A key concern among clients and referral agencies that took part in the evaluation was the lack of client involvement in the CASH process. Clients felt stressed and anxious about the CASH process and often had little information about the program. In the words of one client, “I had to actually ask what CASH stood for, and that was just a month ago. But when they said ‘CASH referral,’ I didn’t know that it was an acronym, so I’m thinking cash referral, I’m thinking, okay, cool!”5

Clients often had no idea where they were on the waiting list and if or when they might receive housing, often waiting months to hear the outcome of the review of their application. Even more concerning is that clients and others described the application process as traumatizing; clients were asked detailed questions about their personal lives and were not clear where their information was going or who was going to see it. This negatively impacted client health and well-being.

Specific attempts to ensure the design of the CASH process was comprehensive and objective (by removing clients and service providers from the selection process) had unintended consequences. The exclusion of clients from the process is contrary to recent developments in Housing First, drug user, HIV/AIDS and mental health consumer movements, which embrace the view that services such as housing and supports are more appropriately designed and delivered in partnership with service users.6

It became clear from the evaluation that it would be very difficult for the CASH program to meet its objectives due to three factors: a limited supply of housing, a lengthy referral and waitlist process, and a lack of understanding of the CASH program and process within the community. Victoria has a very low vacancy rate in market housing and long waitlists for social housing. Without a supply of housing, CASH cannot place people directly into permanent housing. CASH cannot therefore be considered a Housing First program, and without housing options it is difficult to incorporate Housing First principles. Essentially, CASH is a waitlist service for housing in a community with an inadequate supply of low-cost housing for those in need.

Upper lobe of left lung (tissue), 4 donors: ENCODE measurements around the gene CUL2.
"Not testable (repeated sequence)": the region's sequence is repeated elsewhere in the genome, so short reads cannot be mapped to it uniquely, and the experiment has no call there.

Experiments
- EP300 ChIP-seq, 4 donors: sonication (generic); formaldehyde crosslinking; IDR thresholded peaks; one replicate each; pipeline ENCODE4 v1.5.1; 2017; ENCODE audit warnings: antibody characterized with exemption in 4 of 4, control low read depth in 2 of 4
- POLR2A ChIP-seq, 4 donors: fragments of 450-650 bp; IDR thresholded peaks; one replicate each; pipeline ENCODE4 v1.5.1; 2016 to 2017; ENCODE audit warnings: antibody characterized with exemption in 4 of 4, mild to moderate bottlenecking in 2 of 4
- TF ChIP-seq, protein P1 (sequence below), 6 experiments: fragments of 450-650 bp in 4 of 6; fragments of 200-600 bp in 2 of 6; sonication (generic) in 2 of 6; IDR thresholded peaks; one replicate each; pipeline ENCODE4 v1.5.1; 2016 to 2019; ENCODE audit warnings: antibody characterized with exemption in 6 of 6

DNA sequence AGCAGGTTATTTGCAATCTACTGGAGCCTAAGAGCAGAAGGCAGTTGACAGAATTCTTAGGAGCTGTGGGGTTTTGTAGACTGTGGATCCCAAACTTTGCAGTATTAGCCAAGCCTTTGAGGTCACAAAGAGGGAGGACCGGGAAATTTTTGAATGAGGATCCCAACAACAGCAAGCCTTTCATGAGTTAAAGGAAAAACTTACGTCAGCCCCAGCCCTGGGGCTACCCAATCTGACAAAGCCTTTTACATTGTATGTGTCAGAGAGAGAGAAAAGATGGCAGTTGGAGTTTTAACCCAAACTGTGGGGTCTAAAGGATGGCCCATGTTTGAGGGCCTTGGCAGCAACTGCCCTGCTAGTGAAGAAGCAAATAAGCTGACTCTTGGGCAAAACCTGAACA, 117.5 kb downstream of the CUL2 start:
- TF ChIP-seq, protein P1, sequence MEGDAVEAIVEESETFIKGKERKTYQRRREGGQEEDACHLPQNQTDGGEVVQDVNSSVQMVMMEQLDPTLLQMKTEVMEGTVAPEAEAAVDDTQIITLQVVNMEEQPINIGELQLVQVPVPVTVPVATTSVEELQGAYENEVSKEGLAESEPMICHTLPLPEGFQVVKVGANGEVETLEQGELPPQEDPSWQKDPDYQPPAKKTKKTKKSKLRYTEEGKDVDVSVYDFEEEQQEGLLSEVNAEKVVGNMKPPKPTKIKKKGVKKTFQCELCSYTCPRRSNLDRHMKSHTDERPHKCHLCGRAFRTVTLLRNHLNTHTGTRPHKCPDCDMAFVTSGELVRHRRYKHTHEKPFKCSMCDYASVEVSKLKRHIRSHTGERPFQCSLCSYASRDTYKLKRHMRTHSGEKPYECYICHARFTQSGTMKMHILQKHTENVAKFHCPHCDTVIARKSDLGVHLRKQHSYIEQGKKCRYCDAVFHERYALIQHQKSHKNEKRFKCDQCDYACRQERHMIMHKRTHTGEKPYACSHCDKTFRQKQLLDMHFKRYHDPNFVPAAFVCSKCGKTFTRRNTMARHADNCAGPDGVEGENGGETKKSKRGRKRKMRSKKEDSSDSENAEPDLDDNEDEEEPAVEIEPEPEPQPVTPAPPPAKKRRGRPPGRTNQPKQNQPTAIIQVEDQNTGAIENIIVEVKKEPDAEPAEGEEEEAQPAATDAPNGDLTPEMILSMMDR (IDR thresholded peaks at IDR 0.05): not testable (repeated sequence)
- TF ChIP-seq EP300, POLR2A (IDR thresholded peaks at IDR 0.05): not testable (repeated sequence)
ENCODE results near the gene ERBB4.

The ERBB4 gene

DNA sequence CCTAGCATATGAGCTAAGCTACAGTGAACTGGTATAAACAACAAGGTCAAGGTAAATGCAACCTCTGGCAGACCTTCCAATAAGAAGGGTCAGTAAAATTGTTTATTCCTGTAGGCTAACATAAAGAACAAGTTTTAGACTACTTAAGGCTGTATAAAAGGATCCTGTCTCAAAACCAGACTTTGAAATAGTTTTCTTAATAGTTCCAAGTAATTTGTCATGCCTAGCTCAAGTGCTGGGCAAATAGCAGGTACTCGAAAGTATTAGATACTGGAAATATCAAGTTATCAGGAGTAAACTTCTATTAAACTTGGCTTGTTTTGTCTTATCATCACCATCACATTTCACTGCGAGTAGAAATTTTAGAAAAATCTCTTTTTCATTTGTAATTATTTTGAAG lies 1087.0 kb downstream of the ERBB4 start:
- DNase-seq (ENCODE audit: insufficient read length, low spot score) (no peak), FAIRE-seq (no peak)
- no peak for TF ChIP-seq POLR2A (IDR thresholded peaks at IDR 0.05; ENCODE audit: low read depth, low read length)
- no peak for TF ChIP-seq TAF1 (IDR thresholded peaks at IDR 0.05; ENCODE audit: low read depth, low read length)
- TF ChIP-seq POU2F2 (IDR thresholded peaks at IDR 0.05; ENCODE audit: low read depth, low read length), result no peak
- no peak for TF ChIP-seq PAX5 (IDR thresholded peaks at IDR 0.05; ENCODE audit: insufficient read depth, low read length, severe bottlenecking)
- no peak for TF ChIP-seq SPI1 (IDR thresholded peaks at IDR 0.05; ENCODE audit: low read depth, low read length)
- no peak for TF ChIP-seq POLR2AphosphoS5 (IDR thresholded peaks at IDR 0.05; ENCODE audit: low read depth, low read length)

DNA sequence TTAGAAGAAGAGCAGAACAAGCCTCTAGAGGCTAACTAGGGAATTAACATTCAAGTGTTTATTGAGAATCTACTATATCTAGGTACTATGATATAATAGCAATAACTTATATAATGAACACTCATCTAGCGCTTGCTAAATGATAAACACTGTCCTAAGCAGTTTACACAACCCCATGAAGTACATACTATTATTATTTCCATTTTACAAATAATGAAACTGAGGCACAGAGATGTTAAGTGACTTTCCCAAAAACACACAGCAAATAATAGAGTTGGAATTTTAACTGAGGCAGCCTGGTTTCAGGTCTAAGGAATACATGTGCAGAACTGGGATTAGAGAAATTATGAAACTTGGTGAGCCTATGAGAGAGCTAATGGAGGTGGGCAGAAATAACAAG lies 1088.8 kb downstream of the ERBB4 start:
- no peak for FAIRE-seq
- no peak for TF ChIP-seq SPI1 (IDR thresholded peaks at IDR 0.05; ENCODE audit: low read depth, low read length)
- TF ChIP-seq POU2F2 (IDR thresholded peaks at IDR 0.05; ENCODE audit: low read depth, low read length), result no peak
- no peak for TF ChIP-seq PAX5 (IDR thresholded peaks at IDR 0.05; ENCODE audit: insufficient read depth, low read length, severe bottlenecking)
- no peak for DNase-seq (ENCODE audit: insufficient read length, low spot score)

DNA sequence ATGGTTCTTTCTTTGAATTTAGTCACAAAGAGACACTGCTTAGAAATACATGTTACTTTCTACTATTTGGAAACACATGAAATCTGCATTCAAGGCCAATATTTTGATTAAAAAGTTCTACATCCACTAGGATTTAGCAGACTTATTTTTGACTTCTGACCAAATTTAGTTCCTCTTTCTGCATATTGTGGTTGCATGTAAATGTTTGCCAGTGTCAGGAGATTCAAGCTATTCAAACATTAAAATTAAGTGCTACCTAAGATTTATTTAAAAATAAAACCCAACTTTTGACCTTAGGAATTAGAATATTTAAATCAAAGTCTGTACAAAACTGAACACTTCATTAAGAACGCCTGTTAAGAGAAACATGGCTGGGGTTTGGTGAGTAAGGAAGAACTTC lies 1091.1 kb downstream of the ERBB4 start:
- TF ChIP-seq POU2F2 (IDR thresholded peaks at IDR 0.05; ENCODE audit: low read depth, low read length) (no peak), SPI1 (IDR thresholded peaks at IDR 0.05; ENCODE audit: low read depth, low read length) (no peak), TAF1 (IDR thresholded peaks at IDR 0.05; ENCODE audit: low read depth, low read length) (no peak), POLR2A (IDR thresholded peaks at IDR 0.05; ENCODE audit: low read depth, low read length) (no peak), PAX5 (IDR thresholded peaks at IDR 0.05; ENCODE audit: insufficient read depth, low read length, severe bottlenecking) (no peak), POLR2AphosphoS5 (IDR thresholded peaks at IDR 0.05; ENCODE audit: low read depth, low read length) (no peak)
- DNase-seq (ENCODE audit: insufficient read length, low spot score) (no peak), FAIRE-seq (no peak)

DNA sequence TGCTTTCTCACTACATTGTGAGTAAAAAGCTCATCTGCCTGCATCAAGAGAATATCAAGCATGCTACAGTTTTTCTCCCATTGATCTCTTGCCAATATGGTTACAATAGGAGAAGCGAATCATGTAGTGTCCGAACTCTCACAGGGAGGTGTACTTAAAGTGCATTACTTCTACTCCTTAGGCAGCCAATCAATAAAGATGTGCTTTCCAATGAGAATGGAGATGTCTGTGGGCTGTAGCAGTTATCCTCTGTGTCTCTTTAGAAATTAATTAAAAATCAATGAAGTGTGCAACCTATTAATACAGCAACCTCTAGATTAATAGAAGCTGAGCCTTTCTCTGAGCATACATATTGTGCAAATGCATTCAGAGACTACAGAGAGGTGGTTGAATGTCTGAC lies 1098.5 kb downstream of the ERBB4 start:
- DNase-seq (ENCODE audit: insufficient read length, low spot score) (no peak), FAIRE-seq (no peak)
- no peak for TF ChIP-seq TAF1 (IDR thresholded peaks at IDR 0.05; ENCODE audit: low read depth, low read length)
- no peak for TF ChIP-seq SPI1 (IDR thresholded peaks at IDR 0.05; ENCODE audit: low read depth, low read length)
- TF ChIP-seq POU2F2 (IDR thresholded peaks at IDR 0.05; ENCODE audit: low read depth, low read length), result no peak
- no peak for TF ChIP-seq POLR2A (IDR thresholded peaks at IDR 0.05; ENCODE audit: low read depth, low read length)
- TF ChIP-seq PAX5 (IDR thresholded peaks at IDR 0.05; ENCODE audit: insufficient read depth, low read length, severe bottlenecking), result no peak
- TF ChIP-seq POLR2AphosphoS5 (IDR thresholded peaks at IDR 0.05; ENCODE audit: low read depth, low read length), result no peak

We made several recommendations for changes that may enhance the CASH program:

  1. Implement a community education plan around the CASH program.

  2. Provide more detailed information about CASH on the program website, http://victoriasupportedhousing.ca.

  3. Include clients at all stages of the CASH process. For example, clients should be able to easily access information about the status of their application and participate in redesigning CASH referral forms. 

  4. Revise CASH processes (e.g., referral forms) to limit the information collected to that which is relevant for determining waitlist standing so that there is a balance between protecting an individual’s privacy and collecting the information necessary to make good decisions.

  5. Establish a CASH partners lobby for increased investment in social and supported housing and greater access to rental supplements and rental market housing.